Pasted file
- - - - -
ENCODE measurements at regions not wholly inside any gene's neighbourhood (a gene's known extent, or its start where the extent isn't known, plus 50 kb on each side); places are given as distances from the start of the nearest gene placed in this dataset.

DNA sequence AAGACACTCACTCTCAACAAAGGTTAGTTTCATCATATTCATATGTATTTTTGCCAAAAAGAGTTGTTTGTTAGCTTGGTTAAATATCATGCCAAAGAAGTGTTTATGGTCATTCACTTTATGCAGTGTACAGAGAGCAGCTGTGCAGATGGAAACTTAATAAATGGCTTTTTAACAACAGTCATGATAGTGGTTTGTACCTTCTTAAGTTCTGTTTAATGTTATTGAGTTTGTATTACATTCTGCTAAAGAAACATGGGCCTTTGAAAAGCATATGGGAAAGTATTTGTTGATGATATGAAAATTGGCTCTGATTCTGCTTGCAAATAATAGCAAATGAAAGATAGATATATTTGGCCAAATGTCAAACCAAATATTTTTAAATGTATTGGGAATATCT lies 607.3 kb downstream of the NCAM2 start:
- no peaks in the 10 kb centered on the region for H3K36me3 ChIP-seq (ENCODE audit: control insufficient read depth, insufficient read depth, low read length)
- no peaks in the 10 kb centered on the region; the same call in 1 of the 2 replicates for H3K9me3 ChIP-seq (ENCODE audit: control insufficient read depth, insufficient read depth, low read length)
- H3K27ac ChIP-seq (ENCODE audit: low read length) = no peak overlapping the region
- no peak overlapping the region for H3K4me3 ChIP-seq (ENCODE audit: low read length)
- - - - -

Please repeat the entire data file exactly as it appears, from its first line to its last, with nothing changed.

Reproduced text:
ENCODE measurements at regions not wholly inside any gene's neighbourhood (a gene's known extent, or its start where the extent isn't known, plus 50 kb on each side); places are given as distances from the start of the nearest gene placed in this dataset.

DNA sequence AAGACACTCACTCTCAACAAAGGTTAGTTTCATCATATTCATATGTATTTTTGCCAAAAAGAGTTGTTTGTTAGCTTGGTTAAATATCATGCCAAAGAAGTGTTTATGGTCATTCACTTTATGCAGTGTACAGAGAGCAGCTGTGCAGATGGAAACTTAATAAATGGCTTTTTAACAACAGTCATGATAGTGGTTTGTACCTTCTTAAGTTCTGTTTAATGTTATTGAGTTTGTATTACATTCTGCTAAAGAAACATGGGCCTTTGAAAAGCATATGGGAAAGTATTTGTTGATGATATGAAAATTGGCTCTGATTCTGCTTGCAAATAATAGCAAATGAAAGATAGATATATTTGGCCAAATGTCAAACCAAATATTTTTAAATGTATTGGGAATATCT lies 607.3 kb downstream of the NCAM2 start:
- no peaks in the 10 kb centered on the region for H3K36me3 ChIP-seq (ENCODE audit: control insufficient read depth, insufficient read depth, low read length)
- no peaks in the 10 kb centered on the region; the same call in 1 of the 2 replicates for H3K9me3 ChIP-seq (ENCODE audit: control insufficient read depth, insufficient read depth, low read length)
- H3K27ac ChIP-seq (ENCODE audit: low read length) = no peak overlapping the region
- no peak overlapping the region for H3K4me3 ChIP-seq (ENCODE audit: low read length)